Title:
SOLID COSMETIC COMPOSITION
Kind Code:
A1


Abstract:
The present invention relates to a solid cosmetic composition comprising, as a structure agent, a combination consisting of a saturated straight-chain polymer and an agglutinating agent for this polymer.

The composition of the invention has a rigid, moldable and stable structure, being suitable for application as, for example, lipstick, blush, eye shadow, stick base, lip protectors (either colorful or colorless), deodorants, perfumes, among others.




Inventors:
Rodrigues, Adriana Amaral (Valinhos - SP, BR)
Leo, Claudia (Sao Paulo - SP, BR)
Application Number:
12/039200
Publication Date:
01/22/2009
Filing Date:
02/28/2008
Assignee:
Natura Cosmeticos S.A.
Primary Class:
Other Classes:
514/772.3
International Classes:
A61K8/72; A61K8/37; A61K8/81; A61K47/30; A61Q1/06; A61Q17/04
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Primary Examiner:
KAROL, JODY LYNN
Attorney, Agent or Firm:
ALSTON & BIRD LLP (BANK OF AMERICA PLAZA 101 SOUTH TRYON STREET, SUITE 4000, CHARLOTTE, NC, 28280-4000, US)
Claims:
1. A solid cosmetic composition characterized by comprising, as a structure agent, a combination consisting of a saturated straight-chain polymer and an agglutinating agent for such polymer that consists of a glyceride.

2. A composition according to claim 1, characterized in that the saturated straight-chain polymer is saturated linear polyethylene.

3. A composition according to claim 2, characterized in that the saturated linear polyethylene has a molecular weight of approximately 400.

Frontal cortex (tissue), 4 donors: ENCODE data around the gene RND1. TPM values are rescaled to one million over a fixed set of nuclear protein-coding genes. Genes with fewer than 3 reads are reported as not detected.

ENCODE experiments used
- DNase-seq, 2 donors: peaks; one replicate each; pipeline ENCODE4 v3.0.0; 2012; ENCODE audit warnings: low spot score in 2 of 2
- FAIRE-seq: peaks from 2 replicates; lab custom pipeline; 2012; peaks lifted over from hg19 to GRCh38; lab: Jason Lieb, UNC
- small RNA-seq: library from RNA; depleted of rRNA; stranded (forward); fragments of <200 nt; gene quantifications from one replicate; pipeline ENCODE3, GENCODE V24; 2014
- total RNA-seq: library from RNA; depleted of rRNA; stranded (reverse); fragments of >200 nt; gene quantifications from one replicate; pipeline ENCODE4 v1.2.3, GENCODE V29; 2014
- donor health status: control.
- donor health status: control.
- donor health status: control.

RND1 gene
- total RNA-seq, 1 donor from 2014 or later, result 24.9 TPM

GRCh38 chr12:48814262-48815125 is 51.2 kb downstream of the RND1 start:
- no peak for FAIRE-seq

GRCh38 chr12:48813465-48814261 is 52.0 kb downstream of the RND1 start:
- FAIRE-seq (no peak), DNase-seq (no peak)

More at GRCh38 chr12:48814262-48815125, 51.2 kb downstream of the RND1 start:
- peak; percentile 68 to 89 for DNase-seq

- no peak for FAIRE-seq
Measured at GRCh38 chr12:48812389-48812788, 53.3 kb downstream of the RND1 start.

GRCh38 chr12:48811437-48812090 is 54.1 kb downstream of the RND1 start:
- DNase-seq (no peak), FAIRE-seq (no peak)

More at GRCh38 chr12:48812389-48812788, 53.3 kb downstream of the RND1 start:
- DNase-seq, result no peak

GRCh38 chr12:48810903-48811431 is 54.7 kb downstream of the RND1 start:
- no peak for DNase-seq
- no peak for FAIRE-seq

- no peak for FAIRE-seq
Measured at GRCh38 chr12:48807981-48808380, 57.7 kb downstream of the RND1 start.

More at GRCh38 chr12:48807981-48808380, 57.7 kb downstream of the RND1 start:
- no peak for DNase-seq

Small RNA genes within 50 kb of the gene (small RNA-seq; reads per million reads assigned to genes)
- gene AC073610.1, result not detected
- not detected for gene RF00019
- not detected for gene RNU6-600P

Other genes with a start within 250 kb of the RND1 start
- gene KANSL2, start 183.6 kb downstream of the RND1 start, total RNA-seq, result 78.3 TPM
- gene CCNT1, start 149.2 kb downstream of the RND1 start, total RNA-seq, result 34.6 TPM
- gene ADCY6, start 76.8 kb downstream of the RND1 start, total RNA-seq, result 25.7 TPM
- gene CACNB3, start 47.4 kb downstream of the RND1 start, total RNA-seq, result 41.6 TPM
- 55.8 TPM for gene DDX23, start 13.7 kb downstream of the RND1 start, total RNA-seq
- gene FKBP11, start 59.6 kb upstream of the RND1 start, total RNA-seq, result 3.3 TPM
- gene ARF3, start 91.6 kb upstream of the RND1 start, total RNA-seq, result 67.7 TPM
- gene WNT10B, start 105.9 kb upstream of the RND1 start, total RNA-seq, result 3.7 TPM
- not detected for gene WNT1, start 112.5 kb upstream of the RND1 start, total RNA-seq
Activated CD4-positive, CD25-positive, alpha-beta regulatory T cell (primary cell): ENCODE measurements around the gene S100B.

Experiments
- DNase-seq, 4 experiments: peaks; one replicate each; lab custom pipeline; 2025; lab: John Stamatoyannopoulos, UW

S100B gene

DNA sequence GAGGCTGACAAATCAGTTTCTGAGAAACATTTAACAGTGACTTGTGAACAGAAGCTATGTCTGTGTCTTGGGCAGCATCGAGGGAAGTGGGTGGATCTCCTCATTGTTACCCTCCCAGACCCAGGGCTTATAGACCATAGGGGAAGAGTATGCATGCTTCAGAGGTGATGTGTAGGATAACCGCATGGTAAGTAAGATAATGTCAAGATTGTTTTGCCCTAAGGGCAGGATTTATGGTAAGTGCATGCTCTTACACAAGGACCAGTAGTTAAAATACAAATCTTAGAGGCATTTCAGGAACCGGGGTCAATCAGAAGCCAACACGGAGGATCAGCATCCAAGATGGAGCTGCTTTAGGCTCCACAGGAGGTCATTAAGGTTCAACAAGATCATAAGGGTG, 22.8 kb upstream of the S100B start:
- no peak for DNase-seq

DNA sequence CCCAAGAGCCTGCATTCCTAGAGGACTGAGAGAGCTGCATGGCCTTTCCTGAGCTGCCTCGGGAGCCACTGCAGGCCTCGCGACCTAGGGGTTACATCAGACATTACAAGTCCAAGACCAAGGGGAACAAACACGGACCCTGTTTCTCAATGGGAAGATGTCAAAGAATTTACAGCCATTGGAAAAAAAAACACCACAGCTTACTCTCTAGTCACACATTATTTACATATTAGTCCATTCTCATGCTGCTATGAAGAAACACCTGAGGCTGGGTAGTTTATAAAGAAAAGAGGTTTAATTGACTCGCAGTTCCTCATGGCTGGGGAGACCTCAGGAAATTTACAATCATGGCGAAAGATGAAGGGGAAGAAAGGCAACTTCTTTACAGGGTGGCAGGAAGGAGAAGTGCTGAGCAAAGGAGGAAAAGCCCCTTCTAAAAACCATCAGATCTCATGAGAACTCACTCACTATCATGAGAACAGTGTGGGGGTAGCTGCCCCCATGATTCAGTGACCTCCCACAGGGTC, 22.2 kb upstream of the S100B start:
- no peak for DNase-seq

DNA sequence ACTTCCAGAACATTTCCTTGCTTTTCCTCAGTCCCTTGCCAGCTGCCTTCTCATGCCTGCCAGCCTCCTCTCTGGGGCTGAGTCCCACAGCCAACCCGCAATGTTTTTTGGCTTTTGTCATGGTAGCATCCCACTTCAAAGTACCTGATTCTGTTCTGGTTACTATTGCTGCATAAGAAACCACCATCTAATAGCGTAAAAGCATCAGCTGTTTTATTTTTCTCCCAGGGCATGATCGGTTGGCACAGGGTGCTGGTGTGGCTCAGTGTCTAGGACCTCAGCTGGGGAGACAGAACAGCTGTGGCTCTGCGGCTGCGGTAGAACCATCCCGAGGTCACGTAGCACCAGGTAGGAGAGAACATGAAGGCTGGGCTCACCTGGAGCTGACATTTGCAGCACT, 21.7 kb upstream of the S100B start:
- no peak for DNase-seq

4. A composition according to claim 1, characterized in that the agglutinant agent is tribehenin.

5. A composition according to claim 1, characterized in that the saturated straight-chain polymer is present in a proportion ranging from 2 to 20% by weight, based on the total weight of the composition.

6. A composition according to claim 1, characterized in that the agglutinant agent is present in a range from 3 to 15% by weight, based on the total weight of the composition.

7. A composition according to claim 1, characterized in that it is in the form of a lipstick.

Description:

CROSS-REFERENCE TO RELATED APPLICATIONS

This application is a continuation of U.S. application Ser. No. 10/531,555 filed Apr. 15, 2005, which was a national stage filing under 35 U.S.C. 371 of PCT/BR2003/000147 filed Oct. 15, 2003, which International Application was published by the International Bureau in English on Apr. 29, 2004, both of which are hereby incorporated herein in their entirety by reference.

FIELD OF THE INVENTION

The present invention relates to solid cosmetic compositions for application as, for example, lipstick, blush, eye shadow, stick base, lip protectors (either colorful or colorless), deodorants, perfumes, and others.

BACKGROUND OF THE INVENTION

There are many cosmetic compositions that are used for coloring and protecting lips, eyes, faces, etc.